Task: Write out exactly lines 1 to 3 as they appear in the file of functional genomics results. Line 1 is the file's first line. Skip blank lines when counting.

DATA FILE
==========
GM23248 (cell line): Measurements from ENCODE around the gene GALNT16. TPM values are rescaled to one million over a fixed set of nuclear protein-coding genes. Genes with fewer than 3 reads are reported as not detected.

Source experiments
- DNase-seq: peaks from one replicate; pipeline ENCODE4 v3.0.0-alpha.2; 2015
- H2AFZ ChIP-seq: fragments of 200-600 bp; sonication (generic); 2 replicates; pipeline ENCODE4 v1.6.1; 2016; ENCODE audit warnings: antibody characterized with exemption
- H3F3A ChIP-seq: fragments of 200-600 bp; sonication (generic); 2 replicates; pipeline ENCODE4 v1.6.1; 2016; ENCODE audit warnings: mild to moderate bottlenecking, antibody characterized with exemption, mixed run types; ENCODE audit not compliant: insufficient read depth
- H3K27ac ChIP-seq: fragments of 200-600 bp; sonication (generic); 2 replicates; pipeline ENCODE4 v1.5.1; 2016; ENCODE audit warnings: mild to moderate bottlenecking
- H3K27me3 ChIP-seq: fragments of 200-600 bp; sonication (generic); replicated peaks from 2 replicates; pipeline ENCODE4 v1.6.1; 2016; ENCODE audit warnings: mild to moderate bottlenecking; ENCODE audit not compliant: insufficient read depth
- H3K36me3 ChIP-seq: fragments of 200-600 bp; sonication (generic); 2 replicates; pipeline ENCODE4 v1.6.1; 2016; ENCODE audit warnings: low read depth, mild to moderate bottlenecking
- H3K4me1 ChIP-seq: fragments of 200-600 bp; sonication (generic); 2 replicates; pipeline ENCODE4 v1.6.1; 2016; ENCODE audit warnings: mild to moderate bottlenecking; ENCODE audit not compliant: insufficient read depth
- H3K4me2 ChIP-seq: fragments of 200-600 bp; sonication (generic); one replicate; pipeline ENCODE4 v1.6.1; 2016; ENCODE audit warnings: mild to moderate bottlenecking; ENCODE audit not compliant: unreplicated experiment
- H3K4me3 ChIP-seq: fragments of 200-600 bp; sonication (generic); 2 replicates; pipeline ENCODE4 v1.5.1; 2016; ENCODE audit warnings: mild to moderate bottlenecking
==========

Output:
GM23248 (cell line): Measurements from ENCODE around the gene GALNT16. TPM values are rescaled to one million over a fixed set of nuclear protein-coding genes. Genes with fewer than 3 reads are reported as not detected.

Source experiments
- DNase-seq: peaks from one replicate; pipeline ENCODE4 v3.0.0-alpha.2; 2015